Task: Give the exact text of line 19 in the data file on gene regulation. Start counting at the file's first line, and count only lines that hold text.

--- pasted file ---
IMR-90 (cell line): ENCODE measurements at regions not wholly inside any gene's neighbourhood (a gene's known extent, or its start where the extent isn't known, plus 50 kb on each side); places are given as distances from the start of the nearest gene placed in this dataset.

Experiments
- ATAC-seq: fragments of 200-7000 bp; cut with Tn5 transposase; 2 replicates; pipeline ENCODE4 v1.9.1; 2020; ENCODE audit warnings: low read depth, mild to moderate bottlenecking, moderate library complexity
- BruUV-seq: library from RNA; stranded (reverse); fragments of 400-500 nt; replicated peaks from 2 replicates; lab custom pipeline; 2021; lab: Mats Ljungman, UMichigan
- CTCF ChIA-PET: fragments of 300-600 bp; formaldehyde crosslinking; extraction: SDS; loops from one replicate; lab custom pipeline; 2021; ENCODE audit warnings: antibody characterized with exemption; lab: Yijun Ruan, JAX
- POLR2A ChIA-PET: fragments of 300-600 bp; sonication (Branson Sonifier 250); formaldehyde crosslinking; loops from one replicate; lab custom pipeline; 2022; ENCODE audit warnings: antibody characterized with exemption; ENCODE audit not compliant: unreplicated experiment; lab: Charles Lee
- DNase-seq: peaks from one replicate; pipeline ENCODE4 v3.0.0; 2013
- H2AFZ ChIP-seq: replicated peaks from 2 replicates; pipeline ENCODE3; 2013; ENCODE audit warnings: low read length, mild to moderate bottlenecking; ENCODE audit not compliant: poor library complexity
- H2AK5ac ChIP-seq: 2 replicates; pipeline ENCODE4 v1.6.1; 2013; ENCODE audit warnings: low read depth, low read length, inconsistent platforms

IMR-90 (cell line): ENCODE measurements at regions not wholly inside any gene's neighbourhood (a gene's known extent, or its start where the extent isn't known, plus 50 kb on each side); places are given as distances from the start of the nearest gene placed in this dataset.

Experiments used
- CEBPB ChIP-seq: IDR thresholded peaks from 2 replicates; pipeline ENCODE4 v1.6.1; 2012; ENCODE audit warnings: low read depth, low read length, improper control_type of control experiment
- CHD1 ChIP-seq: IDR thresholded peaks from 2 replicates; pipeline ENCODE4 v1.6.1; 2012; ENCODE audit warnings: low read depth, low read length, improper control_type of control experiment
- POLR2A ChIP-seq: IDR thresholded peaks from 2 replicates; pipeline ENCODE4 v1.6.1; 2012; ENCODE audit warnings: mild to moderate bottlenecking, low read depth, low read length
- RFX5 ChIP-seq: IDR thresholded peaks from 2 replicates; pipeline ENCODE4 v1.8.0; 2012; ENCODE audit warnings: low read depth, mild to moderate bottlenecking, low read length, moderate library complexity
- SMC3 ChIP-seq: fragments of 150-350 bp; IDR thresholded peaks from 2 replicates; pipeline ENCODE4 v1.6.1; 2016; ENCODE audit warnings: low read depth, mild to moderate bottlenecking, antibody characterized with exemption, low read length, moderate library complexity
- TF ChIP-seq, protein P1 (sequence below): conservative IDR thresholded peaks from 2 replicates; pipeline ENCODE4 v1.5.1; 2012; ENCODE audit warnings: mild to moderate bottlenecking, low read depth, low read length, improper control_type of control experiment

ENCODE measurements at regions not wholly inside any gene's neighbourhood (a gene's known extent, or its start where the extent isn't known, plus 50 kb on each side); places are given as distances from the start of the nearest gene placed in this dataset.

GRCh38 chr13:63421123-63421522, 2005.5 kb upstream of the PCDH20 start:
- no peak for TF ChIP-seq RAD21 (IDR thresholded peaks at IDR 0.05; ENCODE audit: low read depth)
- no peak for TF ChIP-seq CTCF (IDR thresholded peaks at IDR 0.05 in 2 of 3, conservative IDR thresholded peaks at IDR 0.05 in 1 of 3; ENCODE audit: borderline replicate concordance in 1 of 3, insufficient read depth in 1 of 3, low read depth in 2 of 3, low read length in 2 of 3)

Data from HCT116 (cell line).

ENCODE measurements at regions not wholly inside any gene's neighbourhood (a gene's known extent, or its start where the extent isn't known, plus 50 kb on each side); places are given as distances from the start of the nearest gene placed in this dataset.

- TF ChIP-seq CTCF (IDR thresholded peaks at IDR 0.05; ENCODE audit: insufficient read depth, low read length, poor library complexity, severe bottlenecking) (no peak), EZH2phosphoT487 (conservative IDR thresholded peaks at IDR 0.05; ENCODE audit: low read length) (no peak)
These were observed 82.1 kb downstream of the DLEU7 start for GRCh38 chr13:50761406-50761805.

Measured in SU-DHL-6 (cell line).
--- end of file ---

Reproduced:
GRCh38 chr13:63421123-63421522, 2005.5 kb upstream of the PCDH20 start: